I have been away from it a long time so I practically need to start over. There are a few guys I know that we would give one-another the shirt off our backs or more, but time passes and without steady contact they slip away, some die or leave for parts unknown and for me I have seen enough that I know it's time to get back into the old haunts and also explore some new ones. Use it or lose it is a a major informal slogan of the fraternity and it applies to one and all, so for the good of one and all I am back.
At the test session tonight I was encouraged, because there was a large number of folks in attendance, probably half coming for their first license, and almost nobody walked out the door without what they came for. I was more fortunate being the only one who actually got more than I came for but even the couple folks who failed must have learned more what to expect, and it's not a cause for shame because nobody outside the room need ever know.
The fading popularity of Ham Radio over the last 20 years or so has been a concern for all. Unlike the firearms community Hams don't have several major lobby groups going after them but there are one or two and at some low point simple economics would give them a win by default. We do have ARRL (our counterpart to the NRA), and unlike BATF, our regulating body (FCC) is on our side and has repeatedly gone above and beyond to keep the service alive, but the economic argument remains a threat.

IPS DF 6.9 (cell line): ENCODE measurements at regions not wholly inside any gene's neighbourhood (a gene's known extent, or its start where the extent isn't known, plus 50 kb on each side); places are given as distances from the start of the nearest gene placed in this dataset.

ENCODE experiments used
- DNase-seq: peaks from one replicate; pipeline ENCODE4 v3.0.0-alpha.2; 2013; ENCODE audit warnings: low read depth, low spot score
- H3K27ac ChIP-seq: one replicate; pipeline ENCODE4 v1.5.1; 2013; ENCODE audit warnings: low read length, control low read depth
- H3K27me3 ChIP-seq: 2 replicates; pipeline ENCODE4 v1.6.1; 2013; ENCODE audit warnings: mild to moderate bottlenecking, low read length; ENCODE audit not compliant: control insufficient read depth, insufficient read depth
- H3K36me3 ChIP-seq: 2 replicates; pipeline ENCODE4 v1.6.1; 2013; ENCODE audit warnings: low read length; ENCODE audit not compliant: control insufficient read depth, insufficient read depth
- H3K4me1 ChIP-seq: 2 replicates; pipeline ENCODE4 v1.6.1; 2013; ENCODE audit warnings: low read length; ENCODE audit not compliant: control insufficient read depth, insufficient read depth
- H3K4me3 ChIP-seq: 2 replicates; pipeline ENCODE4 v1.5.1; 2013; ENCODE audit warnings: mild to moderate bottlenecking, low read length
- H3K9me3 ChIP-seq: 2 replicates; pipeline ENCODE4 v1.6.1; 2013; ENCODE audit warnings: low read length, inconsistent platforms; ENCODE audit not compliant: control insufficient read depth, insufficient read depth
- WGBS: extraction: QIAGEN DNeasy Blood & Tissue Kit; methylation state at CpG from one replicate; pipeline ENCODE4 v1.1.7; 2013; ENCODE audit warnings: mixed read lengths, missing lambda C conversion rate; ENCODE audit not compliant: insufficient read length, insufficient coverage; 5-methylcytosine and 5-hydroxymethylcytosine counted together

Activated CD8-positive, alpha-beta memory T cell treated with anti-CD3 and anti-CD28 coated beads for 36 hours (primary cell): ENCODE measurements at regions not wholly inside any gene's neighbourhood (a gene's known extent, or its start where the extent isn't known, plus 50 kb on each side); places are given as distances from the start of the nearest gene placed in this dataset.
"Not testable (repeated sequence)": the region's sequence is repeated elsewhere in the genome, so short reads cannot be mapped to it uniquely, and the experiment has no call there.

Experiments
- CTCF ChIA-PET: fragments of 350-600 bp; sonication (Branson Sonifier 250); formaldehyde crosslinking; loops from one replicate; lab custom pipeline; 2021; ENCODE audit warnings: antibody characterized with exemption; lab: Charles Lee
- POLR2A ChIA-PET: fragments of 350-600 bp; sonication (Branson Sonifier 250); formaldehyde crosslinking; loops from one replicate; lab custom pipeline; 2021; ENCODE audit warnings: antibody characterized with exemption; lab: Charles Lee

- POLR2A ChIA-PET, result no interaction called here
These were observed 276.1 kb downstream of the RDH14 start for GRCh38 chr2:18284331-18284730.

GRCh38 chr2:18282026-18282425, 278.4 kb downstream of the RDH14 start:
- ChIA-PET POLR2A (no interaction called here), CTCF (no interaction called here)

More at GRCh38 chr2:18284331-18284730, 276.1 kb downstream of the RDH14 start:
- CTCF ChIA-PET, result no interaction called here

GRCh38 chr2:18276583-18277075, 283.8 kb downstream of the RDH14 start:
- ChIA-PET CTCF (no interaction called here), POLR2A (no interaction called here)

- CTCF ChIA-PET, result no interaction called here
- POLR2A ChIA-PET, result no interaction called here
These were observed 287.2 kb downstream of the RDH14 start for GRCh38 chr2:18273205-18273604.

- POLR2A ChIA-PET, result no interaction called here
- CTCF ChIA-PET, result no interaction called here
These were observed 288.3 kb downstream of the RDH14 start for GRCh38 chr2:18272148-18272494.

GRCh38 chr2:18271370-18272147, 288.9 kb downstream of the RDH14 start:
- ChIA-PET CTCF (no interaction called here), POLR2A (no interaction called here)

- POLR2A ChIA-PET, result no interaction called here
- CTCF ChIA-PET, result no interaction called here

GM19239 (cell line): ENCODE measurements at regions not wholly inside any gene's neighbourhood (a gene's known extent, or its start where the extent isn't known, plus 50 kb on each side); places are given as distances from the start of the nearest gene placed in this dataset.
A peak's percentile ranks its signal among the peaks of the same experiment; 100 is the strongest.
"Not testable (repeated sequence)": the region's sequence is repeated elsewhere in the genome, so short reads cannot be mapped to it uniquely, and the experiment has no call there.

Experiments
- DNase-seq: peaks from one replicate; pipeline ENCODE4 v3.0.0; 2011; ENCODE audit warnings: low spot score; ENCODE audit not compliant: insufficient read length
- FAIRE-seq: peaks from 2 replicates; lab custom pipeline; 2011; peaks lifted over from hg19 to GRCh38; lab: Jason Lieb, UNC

The examiners tonight noted the steady increase in new licensees over the past few months. Don't know if there are parallels to be drawn but either way it's encouraging.
Congratulations CB on your outstanding accomplishment!
I'll start by saying "Congratulations Clinging Bitterly!
I am a licensed amateur radio operator myself.